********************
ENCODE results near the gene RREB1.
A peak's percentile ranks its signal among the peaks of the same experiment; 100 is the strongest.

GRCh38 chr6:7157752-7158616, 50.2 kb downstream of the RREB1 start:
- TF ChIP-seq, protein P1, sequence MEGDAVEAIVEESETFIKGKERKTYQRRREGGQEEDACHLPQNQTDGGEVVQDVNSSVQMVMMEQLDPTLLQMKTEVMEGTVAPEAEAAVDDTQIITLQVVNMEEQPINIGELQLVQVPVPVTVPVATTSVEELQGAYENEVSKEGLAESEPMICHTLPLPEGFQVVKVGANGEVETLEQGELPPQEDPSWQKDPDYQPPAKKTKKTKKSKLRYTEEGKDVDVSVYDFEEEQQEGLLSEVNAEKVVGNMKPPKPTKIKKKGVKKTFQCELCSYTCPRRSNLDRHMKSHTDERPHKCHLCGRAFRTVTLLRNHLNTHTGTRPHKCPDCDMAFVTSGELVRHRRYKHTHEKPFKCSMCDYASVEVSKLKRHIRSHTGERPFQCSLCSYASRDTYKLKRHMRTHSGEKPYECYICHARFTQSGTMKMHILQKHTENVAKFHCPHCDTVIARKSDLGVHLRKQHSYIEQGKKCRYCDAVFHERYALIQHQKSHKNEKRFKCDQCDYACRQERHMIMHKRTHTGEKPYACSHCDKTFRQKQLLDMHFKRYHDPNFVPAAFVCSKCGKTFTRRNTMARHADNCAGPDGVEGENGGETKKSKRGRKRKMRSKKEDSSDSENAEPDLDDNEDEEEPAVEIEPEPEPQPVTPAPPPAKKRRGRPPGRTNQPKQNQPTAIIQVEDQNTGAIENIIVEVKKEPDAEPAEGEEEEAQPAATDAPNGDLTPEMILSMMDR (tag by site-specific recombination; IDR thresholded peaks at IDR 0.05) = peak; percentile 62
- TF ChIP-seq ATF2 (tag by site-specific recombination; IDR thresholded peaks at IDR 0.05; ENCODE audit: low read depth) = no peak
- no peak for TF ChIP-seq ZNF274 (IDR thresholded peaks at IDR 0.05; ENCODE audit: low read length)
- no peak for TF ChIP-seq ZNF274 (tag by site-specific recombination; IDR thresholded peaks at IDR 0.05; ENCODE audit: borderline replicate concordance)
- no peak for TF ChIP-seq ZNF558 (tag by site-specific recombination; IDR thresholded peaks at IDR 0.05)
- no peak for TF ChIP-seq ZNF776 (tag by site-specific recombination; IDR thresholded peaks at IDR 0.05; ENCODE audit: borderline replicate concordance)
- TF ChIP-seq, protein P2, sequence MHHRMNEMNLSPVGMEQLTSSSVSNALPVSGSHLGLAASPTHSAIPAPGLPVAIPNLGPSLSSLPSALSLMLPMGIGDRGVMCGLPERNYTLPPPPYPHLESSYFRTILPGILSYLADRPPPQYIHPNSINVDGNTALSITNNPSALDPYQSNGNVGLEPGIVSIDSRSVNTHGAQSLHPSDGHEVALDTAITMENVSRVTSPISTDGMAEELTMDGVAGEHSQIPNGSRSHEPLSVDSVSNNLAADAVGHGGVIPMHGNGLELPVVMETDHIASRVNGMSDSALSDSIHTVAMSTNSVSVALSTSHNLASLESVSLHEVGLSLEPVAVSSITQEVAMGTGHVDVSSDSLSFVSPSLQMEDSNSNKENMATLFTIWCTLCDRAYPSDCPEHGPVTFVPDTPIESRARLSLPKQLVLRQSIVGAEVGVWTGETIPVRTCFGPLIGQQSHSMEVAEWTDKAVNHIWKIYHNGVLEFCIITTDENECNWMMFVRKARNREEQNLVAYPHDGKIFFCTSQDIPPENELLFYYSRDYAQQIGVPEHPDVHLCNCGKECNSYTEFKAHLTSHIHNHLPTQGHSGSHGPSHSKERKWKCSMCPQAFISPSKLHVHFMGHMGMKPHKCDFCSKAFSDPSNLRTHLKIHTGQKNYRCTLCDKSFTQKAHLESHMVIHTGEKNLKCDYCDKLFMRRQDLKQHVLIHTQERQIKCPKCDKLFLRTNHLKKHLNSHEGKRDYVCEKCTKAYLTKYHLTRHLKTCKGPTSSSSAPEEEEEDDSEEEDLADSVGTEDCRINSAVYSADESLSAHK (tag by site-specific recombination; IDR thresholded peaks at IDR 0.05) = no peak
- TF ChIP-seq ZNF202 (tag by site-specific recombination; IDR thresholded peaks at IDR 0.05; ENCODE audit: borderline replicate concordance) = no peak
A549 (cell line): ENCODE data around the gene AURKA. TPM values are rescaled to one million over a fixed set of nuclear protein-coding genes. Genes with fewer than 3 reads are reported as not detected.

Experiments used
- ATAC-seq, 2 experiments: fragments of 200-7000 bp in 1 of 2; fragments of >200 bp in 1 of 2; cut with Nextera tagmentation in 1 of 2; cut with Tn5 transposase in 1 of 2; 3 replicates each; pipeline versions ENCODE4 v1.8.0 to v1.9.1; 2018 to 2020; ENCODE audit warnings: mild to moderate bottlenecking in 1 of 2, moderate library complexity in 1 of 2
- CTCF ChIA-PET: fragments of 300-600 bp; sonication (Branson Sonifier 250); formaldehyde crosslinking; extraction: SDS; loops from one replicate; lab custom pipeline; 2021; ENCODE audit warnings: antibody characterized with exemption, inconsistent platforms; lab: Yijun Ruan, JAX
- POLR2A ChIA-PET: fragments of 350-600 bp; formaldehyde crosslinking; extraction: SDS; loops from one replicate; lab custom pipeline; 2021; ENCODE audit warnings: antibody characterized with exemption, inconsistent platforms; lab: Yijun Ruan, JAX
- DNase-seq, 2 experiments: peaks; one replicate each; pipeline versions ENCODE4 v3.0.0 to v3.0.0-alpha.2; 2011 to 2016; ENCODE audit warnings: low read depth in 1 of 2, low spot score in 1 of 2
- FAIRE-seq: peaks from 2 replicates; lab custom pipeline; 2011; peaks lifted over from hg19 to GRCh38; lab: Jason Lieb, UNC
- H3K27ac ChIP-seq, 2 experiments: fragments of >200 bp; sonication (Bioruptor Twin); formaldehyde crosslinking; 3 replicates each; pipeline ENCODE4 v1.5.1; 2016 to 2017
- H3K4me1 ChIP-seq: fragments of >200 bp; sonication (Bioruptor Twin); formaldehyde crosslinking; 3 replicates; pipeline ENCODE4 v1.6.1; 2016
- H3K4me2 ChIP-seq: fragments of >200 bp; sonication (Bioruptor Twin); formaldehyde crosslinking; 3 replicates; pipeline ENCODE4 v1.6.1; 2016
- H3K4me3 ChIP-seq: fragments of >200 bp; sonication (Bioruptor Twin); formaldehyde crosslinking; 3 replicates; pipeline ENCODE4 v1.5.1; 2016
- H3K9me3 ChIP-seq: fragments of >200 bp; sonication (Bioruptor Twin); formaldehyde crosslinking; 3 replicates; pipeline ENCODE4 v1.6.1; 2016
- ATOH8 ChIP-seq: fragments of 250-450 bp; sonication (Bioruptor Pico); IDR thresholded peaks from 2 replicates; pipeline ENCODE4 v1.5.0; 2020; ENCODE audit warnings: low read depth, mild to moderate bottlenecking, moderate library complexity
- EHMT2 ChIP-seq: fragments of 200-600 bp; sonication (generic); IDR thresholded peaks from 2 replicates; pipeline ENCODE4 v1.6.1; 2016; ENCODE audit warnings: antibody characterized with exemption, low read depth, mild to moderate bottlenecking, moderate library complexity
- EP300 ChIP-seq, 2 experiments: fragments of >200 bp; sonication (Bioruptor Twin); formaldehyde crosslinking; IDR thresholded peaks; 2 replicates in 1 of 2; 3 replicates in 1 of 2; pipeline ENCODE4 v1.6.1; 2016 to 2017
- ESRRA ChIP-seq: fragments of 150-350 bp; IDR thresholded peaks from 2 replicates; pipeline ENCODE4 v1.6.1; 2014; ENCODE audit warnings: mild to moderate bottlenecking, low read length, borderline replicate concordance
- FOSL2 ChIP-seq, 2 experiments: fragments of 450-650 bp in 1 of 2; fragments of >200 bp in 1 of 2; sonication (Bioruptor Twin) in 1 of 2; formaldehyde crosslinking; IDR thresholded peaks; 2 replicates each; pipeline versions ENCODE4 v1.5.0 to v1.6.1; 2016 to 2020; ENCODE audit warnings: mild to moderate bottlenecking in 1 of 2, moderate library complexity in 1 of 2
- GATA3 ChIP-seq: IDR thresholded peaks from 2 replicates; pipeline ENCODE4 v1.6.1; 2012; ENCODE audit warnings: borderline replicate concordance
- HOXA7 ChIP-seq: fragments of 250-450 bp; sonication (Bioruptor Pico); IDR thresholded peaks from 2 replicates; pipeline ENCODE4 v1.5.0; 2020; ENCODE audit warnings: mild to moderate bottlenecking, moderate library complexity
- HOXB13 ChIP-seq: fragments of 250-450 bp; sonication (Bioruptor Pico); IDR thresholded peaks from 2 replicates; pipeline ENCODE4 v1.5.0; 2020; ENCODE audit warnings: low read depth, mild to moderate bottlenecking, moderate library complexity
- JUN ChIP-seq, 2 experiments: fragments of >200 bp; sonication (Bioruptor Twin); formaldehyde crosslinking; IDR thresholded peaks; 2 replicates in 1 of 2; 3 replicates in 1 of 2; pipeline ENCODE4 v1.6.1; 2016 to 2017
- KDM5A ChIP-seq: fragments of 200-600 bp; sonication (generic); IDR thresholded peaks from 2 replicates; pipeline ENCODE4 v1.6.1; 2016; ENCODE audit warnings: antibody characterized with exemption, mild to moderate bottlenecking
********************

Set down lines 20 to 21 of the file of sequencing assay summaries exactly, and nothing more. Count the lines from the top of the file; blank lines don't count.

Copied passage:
- H3K4me1 ChIP-seq: fragments of >200 bp; sonication (Bioruptor Twin); formaldehyde crosslinking; 3 replicates; pipeline ENCODE4 v1.6.1; 2016
- H3K4me2 ChIP-seq: fragments of >200 bp; sonication (Bioruptor Twin); formaldehyde crosslinking; 3 replicates; pipeline ENCODE4 v1.6.1; 2016